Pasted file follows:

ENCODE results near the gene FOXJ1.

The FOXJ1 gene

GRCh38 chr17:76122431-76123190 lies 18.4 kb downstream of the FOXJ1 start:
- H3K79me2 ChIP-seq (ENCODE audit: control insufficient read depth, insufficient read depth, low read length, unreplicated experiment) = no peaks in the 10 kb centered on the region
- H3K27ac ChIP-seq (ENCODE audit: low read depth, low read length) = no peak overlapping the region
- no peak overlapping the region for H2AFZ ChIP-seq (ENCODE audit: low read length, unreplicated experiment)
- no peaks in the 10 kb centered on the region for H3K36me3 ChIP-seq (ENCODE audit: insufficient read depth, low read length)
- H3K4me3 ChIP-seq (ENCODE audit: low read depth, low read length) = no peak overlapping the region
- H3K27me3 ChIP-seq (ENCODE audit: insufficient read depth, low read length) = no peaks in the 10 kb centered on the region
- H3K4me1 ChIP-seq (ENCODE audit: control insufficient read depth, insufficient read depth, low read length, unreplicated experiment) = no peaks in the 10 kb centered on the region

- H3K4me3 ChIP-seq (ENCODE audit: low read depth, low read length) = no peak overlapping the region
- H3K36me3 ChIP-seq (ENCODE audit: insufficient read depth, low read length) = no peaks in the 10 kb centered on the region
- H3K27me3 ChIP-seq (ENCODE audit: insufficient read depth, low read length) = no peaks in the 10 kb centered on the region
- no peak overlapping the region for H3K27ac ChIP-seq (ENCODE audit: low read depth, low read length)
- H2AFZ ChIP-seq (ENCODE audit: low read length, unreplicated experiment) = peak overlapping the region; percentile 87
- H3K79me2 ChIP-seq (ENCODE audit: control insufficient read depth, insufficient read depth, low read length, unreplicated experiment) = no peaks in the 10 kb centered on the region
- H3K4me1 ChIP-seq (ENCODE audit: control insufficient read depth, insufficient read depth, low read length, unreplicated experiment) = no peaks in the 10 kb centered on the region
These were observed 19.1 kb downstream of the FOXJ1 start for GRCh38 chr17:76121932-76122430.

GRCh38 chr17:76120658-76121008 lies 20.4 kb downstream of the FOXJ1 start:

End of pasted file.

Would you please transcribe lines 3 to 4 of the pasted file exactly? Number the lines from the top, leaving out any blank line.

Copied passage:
GRCh38 chr17:76122431-76123190 lies 18.4 kb downstream of the FOXJ1 start:
- H3K79me2 ChIP-seq (ENCODE audit: control insufficient read depth, insufficient read depth, low read length, unreplicated experiment) = no peaks in the 10 kb centered on the region